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A 14-year-old boy who jumped from the 12th floor was brought to our emergency department and directly admitted to the hybrid emergency room system (HERS). The HERS is a trauma resuscitation room equipped with a CT scanner, fluoroscopy unit, and operating room setup (figure 1).
His vital signs at admission were as follows: Glasgow Coma Scale score, 6 (E1V1M4); heart rate, 132 bpm; blood pressure, unmeasurable; respiratory rate, 18 breaths per minute; SpO2, 89% ; and body temperature, 34.6°C.
The extended focused assessment with sonography for trauma (eFAST) was negative. The arterial blood gas analysis showed a pH of 7.0 and lactic acid level of 14.1 mmol/L. Laboratory tests revealed fibrinogen level 139 mg/dL.
The patient was intubated. Blood transfusion was initiated. The resuscitative balloon occlusion of the aorta (REBOA) was inserted in Zone I under fluoroscopy. The patient’s systolic blood pressure improved to 75 mm Hg. Whole-body CT (WBCT) with an intravenous contrast agent was performed.
WBCT showed a horseshoe kidney (HSK) injury. Active extravasation of the contrast agent from the lower pole of the left wing of the HSK surrounded by retroperitoneal hematoma was observed (figure 2A–C). Five aberrant arteries from the aorta were feeding the HSK and the extravasation occurred from one of those (figure 2D).
Additional injuries were seen in right cerebral intraparenchymal hematoma, right pneumothorax, multiple rib fractures, multiple thoracolumbar fractures, pelvic fracture with lumbar spinal cord injury, and left femur fracture (Injury Severity Score 41, Revised Trauma Score 3.57, Trauma Revised Injury Score Probability of Survival 0.27).
What would you do?
Transcatheter arterial embolization (TAE)
Laparotomy and damage control operation
Laparotomy and left heminephrectomy
Inflation of the balloon of the REBOA, simultaneous angiography and damage control operation
What we did and why
After deflation of the balloon of the REBOA, angiography was performed, which revealed that the active extravasation of the contrast agent was very close to the aorta and not amenable to embolization (figure 2E). The balloon of the REBOA was inflated immediately. A midline laparotomy was performed. Although there was a small amount of intraperitoneal hemorrhage, there was a large expanding hematoma in the left retroperitoneum. The left retroperitoneum was opened using the modified Mattox maneuver. Large amount of hematoma was evacuated. A hemorrhage from an artery avulsed from the aorta at the lower pole of the left wing of the HSK was identified and it was ligated. We found that the isthmus was contused with bleeding from the parenchyma (figure 3). It was packed with gauze. After confirming that there was no bleeding from any other site, a temporary abdominal closure was performed. The patient was transferred to the intensive care unit for further resuscitation. The abdomen was closed on postoperative day 3. Because of the spinal cord injury, the patient developed hemiparalysis and was transferred to the rehabilitation hospital after 3 months of hospitalization.
This patient presented to the hospital with shock due to a massive hemorrhage in the retroperitoneum caused by an HSK injury. It was challenging to diagnose the cause of the shock initially because the eFAST result was negative. The HERS was very useful in this case because we were able to immediately insert the REBOA using fluoroscopy, restore the circulation, and then perform WBCT promptly to diagnose HSK injury. Furthermore, the subsequent angiography and damage control operation could be completed in one room without moving the patient.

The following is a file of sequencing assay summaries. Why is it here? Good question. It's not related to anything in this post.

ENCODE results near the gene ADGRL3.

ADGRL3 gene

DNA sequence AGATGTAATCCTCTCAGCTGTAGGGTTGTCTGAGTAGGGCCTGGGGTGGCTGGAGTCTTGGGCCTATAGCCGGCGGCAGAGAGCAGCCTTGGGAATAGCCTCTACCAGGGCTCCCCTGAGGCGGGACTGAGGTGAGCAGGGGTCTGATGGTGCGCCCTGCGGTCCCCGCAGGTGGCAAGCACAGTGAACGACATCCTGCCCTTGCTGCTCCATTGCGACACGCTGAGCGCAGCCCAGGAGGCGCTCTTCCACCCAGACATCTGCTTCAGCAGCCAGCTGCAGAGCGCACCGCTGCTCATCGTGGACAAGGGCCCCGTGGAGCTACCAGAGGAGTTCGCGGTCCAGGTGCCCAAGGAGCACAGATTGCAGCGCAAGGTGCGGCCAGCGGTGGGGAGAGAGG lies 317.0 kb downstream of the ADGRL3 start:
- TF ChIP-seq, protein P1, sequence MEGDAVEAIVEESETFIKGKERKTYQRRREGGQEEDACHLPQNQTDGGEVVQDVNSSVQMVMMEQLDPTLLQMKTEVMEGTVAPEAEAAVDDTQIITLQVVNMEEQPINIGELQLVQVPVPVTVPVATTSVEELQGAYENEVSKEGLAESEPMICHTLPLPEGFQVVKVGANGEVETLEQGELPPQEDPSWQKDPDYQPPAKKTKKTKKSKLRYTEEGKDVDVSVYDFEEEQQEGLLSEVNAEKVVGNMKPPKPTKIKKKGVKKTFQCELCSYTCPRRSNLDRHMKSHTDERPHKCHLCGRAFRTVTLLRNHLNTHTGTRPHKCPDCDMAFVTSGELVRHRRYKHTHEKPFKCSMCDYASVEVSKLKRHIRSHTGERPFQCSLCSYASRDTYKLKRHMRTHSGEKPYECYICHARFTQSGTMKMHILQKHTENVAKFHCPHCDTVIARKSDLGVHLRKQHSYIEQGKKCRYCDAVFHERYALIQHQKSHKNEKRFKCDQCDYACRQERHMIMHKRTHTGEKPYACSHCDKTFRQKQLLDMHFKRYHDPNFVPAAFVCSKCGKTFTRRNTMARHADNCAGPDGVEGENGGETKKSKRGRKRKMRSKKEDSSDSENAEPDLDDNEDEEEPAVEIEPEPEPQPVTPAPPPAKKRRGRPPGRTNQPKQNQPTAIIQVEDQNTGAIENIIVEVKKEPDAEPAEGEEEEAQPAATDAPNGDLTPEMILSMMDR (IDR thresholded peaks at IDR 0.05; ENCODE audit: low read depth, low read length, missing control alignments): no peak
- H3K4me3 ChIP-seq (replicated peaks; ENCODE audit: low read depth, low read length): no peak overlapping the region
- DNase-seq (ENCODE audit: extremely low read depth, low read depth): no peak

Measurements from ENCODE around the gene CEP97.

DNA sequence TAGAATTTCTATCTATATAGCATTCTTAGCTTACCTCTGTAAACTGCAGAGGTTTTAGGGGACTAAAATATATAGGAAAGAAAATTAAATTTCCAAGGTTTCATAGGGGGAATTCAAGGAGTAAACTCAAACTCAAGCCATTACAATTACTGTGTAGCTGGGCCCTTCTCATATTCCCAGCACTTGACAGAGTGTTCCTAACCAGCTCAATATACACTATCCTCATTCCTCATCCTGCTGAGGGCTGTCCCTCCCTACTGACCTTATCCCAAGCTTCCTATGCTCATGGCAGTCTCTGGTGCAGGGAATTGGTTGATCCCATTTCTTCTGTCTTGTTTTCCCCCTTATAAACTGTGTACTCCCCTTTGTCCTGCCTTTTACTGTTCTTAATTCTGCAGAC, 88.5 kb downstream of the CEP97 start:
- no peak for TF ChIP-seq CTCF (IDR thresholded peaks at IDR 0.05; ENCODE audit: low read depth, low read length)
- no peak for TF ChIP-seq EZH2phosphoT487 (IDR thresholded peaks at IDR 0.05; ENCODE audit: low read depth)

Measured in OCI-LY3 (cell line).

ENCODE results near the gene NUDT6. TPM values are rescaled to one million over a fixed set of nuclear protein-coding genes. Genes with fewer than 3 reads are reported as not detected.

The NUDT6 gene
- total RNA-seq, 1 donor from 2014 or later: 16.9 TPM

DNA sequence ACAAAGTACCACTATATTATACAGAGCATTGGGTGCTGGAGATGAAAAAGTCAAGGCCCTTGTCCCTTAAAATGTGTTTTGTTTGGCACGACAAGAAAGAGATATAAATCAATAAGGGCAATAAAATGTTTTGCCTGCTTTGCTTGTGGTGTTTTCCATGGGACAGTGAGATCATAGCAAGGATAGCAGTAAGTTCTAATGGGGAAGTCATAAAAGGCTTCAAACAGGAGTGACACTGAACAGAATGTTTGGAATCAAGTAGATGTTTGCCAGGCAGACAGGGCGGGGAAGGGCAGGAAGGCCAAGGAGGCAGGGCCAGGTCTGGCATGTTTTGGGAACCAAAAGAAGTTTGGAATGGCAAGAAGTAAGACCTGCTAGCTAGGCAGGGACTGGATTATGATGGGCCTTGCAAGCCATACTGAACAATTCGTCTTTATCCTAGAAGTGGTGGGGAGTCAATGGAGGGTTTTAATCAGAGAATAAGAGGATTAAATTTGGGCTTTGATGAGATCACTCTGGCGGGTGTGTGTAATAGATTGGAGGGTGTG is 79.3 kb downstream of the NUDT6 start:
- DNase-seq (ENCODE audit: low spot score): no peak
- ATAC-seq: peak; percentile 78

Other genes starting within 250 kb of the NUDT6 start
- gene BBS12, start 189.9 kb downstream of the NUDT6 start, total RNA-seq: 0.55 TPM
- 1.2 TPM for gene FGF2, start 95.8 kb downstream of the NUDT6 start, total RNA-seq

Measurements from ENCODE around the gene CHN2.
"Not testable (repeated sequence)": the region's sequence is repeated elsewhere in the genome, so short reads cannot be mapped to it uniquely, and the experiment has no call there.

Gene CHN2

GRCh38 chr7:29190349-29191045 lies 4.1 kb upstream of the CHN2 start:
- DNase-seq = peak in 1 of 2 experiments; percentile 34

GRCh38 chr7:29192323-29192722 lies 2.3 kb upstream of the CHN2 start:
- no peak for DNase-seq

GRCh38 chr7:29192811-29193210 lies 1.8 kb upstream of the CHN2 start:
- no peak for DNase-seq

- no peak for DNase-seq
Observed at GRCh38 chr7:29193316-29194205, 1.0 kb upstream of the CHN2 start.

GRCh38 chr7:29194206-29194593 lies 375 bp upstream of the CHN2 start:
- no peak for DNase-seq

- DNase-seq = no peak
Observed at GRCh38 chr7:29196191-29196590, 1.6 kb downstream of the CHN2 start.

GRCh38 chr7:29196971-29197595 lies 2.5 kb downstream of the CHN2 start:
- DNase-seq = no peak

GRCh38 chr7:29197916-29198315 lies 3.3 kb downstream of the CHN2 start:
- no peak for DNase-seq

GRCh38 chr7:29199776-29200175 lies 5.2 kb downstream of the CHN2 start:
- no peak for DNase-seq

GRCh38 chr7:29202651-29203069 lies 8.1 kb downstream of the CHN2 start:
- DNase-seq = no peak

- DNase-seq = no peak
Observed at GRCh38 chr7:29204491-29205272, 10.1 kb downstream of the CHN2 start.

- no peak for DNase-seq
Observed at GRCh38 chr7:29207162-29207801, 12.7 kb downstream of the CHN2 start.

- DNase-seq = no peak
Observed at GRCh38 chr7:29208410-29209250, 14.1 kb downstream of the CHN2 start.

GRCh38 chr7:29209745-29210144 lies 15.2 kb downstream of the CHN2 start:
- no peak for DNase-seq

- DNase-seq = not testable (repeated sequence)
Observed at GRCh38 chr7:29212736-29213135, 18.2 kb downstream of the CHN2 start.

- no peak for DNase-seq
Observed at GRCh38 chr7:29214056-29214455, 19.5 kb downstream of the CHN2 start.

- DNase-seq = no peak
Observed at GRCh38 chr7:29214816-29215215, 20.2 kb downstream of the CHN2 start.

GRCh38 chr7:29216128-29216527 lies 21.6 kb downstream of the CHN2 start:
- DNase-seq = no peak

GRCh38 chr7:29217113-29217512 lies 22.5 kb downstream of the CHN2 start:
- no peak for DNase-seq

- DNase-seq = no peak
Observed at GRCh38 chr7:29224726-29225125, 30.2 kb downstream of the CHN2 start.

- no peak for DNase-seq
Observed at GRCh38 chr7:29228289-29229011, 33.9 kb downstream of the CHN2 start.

HSK is an abnormality that occurs during development and is reported to occur in 1 in 500 patients. This anomalous kidney is likely to be injured by the vertebral body because of the isthmus being anterior to the vertebral body. The most common presentation of this injury is gross hematuria and retroperitoneal bleeding, which leads to hemorrhagic shock. Several vascular variations have been reported, with 40% of cases originating from the common iliac artery, and several cases originating each from the median sacral artery, lumbar artery, internal iliac artery, external iliac artery, and diaphragmatic artery. Arterial supply is often dependent on the arteries to the superior side and the isthmus. Conversely, caudal vessels are less likely to cause ischemia, even after ligation.
If there is significant damage to the parenchyma and the collection system of the HSK, heminephrectomy is necessary. Several reports have shown successful management of HSK injury by TAE, similar to TAE for normal kidney injury.
In conclusion, HSK injury is rare and requires special attention to variants of the feeding vessels. Preoperative radiological imaging is useful for understanding the distribution of blood supply to the HSK. The HERS allows for the use of endovascular procedures as an adjunct to damage control operation. This capability was useful in the management of an HSK injury.
Level of evidence: V
Patient consent for publication
This report is approved by the institutional review board of Teikyo University (TUIC-101-19-264). Participants gave informed consent to participate in the study before taking part.
Contributors Conception and design: KI. Acquisition of data: TK, KI. Analysis and interpretation of data: N/A. Drafting of the article: TK. Critical revision of the article: KI, TT, TN, NM. Statistical expertise: N/A. Supervision: NM.
Funding The authors have not declared a specific grant for this research from any funding agency in the public, commercial or not-for-profit sectors.
Competing interests None declared.
Provenance and peer review Not commissioned; externally peer reviewed.
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